Friday, June 14, 2024
BusinessGov’t backed digital wallet to include new options for fuel payments

Gov’t backed digital wallet to include new options for fuel payments

Safaricom’s M-PESA, digital banking platforms eligible to join Telebirr dominated market

Officials in charge of reforming the Ethiopian fuel market are preparing to launch a wallet application that could enable drivers to use Safaricom’s M-PESA and digital payment platforms provided by banks to pay at gas stations, in addition to Telebirr and a couple of other digital options.

Following the government’s decision to digitize all payments related to fuel, only Ethio telecom’s Telebirr, the Commercial Bank of Ethiopia’s CBE Birr, and a digital payment platform offered by the Cooperative Bank of Oromia have materialized as options for payment.

However, nearly all fuel transaction payments have been made via Telebirr, as the CBE and Coop applications have exhibited flaws, while providers such as Safaricom’s M-PESA have been requesting officials to allow them to engage in the business on equal footing with Telebirr.

The wallet application is set to offer drivers, who are obliged to make digital payments for fuel, the option to choose between the different platforms in one place.

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On May 9, 2024, Wim Vanhelleputte, CEO of Safaricom Ethiopia, aired concerns about delays on the part of the government in enrolling M-PESA in the fuel payment system.

“Our efforts to on-board the fuel payment system to M-PESA are still not resolved. We are still engaging the right authorities to get the traction and authorization to onboard M-PESA services to fuel payment in Ethiopia. For now it is very small in terms of revenue contribution,” he said.

Sahrela Abdulahi, director-general of the Petroleum and Energy Authority, told The Reporter that the fuel payment system will be opened up for all platforms that are willing to integrate into the singularized wallet application.

“We do not want each of the apps to work separately on distinct platforms. This will make it difficult for us to get seamless reporting on the fuel market. In order to sign up for the fuel payment system, application providers must be willing to work with one another. The apps must also not be too complicated for users,” said Sahrela.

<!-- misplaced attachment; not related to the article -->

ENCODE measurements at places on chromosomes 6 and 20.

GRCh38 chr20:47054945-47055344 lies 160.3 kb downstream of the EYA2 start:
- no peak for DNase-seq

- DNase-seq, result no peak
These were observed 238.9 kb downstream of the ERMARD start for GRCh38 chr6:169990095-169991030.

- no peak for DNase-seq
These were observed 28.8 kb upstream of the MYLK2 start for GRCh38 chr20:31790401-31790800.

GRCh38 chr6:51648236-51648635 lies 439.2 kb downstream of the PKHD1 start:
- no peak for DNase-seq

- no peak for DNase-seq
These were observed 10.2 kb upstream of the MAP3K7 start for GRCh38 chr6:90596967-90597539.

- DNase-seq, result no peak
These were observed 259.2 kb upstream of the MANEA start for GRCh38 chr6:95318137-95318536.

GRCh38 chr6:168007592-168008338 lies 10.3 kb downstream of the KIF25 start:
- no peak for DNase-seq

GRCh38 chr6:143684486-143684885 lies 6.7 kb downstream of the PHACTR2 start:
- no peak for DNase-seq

The wallet app was designed and developed by the government.

“We have set out new requirements for digital financial applications to be selected for the fuel payment system. We are considering M-PESA’s request as per the new requirements,” said Sahrela.

Preparation of new legislation and directives that are expected to allow digital banking platforms to get involved in the fuel payment system has also been finalized, according to the Director-General.

“We’ve discussed the new directives and new requirements with all stakeholders. The fuel station owners association have forwarded their concerns to us and we’ve forwarded all these inputs to more senior decision makers,” said Sahrela.

The Ministry of Transport and Logistics and the national Fuel Reform Steering Committee will have the final say on the matter.

“Once these decisions are passed, the fuel payment system will be opened up to all digital payment apps that can meet the requirements,” said Sahrela.

She observes that although CBE Birr and Coop have been allowed to engage in digital fuel payments, their apps have exhibited some shortcomings.

“Our main target is not to make fuel a cashless market, but to improve the regulation of the fuel market. One of our requirements is we want flawless and timely reports from the apps. The second is we want all the apps to integrate and work on a single platform,” said Sahrela.

The wallet app is set to act similarly to how EthSwitch works for banking, as a centralized national facilitating platform for all digital payment apps in the fuel market.

However, the Ethiopian Petroleum Dealers Association, which represents the owners of fuel stations, has already submitted a letter to the Authority regarding concerns over the upcoming application.

“The new application must be flexible enough to allow fuel dealers to make instant payments, and allow them to transfer their money to any bank or account they want at any time,” reads the letter submitted by the Association.

The lobby group also listed several preconditions, such as including the Association in the payment system. Its heads worry that the government is developing the system with the sole purpose of controlling the fuel market, and not creating an efficient payment system.

The Association also aired concerns over the feasibility of frequent cash transfers from accounts in light of a liquidity crunch haunting commercial banks.

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